by Robert G. Gard and John Isaacs
Published in the Bulletin of Atomic Scientists Online on February, 24 2009
Article summary below; read the full text online
Greg Mello’s recent Bulletin article “The Obama Disarmament Paradox” distorts the Obama administration’s nuclear agenda by making unjustified assumptions that discredit President Barack Obama’s historic commitment to seek a nuclear-weapon-free world. Obama has committed to such a goal several times–both before and after his election in November 2008. But Mello calls that a “vague aspiration” rather than a commitment. Yet the evidence he provides to support his assertion isn’t persuasive.
In fact, the president has advocated for numerous initiatives in a comprehensive nonproliferation program. These include winning U.N. Security Council endorsement for a nuclear-weapon-free world; negotiating a new arms reduction treaty with Russia, which Obama considers an interim agreement toward further reductions; preparing a Nuclear Posture Review consistent with reducing the role of nuclear weapons in national security strategy; pledging to secure all loose nuclear materials over a four-year period; and taking an active role at the Nuclear Non-Proliferation Treaty (NPT) Review Conference.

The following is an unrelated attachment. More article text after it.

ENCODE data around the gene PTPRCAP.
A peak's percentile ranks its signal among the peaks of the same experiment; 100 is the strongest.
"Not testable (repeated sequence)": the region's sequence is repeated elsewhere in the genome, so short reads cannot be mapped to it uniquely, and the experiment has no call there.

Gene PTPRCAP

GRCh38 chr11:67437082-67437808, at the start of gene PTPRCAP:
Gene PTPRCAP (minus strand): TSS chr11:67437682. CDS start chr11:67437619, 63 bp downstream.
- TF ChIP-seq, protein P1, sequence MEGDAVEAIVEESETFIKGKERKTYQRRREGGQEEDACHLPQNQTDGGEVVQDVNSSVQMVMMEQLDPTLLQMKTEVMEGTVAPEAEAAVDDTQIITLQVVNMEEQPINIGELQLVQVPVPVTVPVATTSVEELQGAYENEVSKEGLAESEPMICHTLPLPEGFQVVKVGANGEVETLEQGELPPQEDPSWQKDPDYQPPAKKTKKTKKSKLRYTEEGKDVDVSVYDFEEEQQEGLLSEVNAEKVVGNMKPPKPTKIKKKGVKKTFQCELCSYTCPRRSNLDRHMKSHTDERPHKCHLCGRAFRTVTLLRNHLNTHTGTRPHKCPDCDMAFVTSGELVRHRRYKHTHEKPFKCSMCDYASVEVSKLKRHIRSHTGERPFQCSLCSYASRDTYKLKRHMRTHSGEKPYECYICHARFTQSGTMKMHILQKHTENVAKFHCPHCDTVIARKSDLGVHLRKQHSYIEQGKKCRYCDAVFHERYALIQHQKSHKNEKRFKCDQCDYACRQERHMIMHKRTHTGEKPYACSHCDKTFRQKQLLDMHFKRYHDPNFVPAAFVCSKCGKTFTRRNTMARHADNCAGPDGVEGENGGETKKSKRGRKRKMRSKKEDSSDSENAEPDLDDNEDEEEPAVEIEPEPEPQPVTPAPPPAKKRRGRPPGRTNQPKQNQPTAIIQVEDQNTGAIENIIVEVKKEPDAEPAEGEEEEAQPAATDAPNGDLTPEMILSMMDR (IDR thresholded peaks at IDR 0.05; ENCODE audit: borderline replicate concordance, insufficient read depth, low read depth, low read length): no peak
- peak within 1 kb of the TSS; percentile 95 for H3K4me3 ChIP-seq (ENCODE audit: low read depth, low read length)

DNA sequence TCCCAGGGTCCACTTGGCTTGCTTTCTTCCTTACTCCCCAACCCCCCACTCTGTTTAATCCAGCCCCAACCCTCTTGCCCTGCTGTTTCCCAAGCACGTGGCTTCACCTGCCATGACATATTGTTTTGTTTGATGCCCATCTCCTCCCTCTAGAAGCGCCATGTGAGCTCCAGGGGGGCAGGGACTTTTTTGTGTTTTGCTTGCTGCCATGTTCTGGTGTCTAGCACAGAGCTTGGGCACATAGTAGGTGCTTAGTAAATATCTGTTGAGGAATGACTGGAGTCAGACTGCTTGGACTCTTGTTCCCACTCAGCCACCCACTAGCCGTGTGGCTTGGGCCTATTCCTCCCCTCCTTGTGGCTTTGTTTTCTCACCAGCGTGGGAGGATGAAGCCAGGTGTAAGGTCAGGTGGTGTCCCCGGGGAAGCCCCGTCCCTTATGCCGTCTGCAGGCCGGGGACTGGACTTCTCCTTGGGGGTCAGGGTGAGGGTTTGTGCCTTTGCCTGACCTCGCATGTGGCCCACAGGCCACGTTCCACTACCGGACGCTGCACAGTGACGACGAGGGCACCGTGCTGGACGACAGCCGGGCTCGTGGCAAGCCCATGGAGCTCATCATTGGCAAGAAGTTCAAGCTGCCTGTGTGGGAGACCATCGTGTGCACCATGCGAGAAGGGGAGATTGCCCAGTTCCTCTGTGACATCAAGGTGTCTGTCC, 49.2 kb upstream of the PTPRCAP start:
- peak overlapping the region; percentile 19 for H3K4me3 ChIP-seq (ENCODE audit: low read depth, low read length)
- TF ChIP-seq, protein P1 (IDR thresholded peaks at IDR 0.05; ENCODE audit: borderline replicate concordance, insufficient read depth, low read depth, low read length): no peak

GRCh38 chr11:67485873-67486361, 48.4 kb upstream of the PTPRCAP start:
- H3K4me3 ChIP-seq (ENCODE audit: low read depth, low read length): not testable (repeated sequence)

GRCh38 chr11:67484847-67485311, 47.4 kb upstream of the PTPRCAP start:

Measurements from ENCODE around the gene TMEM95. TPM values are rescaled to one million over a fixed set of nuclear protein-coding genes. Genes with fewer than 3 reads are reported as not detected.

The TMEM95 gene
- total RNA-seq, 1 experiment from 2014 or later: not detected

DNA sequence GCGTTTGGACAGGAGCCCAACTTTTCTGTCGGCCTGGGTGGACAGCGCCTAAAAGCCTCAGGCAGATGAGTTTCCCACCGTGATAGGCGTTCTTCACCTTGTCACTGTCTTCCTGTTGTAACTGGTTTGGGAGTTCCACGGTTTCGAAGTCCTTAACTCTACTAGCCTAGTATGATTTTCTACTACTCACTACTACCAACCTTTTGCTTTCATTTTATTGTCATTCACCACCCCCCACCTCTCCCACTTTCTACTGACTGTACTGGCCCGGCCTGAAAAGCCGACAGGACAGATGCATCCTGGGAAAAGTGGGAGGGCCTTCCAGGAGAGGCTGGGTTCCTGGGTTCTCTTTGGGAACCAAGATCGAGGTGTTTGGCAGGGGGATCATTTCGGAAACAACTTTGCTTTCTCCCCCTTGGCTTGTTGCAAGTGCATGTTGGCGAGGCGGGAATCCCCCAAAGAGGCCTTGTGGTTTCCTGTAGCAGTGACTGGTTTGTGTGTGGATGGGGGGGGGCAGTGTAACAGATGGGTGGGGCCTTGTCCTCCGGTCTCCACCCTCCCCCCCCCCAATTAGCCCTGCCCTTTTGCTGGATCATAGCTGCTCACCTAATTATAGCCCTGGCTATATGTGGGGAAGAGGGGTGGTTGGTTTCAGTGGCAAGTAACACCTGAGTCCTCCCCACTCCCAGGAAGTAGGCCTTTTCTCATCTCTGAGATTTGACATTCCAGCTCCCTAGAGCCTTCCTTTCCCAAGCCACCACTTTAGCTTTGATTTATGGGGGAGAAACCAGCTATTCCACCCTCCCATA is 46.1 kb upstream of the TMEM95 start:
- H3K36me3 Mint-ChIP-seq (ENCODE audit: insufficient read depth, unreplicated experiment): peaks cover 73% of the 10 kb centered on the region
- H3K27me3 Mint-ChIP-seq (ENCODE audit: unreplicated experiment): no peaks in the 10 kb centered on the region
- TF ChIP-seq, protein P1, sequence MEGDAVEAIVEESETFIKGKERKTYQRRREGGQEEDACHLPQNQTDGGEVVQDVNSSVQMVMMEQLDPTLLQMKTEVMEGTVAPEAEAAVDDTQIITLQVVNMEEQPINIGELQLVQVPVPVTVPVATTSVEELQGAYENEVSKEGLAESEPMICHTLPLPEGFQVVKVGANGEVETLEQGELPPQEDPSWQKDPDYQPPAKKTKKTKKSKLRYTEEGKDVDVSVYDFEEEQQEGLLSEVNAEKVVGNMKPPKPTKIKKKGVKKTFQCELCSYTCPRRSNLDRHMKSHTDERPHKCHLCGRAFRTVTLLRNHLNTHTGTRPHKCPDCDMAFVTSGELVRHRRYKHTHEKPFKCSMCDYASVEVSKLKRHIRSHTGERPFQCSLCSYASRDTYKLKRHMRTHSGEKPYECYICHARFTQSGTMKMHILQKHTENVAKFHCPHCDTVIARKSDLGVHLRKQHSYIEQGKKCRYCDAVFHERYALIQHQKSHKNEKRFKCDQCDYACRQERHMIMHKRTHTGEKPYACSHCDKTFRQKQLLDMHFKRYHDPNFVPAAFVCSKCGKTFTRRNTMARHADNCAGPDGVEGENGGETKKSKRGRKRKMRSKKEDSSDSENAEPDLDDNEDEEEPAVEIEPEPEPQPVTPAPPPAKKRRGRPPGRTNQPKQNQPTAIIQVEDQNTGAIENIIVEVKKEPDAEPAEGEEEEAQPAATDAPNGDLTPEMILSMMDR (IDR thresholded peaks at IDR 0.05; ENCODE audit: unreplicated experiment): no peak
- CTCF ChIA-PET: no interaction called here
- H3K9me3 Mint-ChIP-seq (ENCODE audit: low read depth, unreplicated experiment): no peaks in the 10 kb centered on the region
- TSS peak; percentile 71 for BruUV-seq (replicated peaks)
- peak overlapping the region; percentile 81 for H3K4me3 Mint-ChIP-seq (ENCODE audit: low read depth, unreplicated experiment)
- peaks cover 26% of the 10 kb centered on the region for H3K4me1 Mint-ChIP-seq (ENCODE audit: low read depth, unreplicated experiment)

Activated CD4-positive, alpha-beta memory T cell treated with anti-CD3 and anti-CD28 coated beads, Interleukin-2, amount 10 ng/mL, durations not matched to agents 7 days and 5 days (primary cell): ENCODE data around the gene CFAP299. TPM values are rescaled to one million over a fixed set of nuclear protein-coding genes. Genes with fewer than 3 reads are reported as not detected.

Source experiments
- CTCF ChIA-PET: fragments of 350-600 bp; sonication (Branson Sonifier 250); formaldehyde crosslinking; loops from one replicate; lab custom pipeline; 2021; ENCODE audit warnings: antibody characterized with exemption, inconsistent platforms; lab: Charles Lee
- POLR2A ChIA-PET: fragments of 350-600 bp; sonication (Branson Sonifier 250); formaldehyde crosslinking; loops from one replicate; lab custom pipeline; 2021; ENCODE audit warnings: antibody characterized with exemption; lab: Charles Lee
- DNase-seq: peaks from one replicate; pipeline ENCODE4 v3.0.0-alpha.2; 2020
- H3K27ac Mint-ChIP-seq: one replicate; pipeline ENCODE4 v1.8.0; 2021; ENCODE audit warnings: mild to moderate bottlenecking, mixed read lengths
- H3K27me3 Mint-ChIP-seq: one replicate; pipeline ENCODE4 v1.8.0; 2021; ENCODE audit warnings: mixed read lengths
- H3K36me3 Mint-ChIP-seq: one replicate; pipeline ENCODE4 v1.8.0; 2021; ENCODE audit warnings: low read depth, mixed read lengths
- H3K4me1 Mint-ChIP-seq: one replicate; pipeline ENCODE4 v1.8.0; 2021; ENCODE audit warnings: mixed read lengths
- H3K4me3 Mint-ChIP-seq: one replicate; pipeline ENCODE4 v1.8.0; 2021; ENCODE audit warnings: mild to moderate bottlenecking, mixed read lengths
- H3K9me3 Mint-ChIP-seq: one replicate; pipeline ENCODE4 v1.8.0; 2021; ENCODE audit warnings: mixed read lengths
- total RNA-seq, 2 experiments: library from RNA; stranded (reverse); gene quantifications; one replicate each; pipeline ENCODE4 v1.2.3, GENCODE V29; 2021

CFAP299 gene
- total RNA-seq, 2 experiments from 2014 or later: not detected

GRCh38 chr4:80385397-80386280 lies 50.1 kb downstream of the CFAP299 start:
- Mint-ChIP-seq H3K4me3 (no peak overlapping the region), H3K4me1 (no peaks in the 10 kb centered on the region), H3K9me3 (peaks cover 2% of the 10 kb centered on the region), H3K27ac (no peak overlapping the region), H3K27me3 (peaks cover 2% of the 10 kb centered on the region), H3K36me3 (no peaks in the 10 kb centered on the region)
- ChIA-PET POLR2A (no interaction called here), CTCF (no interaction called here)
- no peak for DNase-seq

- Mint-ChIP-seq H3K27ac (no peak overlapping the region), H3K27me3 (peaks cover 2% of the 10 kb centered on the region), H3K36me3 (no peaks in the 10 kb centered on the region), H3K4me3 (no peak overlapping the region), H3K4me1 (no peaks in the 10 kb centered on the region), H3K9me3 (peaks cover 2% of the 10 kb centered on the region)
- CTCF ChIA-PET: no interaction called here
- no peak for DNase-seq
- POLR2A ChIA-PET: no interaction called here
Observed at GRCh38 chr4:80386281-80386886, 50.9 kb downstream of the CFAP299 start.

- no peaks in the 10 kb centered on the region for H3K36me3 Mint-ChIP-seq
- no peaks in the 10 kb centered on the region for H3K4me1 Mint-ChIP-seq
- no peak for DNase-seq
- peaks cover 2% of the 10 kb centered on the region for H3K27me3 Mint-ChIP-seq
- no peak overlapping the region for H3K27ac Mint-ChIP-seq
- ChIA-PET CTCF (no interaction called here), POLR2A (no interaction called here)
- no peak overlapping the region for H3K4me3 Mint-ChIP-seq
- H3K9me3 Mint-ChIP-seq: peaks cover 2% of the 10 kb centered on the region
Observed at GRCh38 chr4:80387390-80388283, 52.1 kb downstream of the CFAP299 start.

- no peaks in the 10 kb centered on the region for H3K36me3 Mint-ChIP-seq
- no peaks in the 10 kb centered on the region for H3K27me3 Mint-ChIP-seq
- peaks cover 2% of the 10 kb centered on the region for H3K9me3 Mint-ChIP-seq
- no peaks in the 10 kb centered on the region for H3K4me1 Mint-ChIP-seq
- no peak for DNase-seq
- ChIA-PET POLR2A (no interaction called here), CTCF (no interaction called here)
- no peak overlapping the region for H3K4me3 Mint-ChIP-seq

As President Obama stated during his seminal Prague speech on nuclear disarmament, achieving a nuclear-weapon-free world is a long-term goal that might not be achievable in his lifetime, but that doesn’t minimize the necessity of taking interim steps to reduce the likelihood of nuclear proliferation.
Mello sees Obama’s requested increase in the fiscal year 2011 budget for stockpile stewardship and the construction of new facilities at the nuclear laboratories as a commitment to the production of new nuclear weapons. Yet the administration has made clear that there are no such plans underfoot; the 2011 budget request states unequivocally that “new weapons systems will not be built.” As such, the president’s requested increase in nuclear expenditures should be viewed in the context of seeking ratification of the Comprehensive Test Ban Treaty and further nuclear weapon reductions.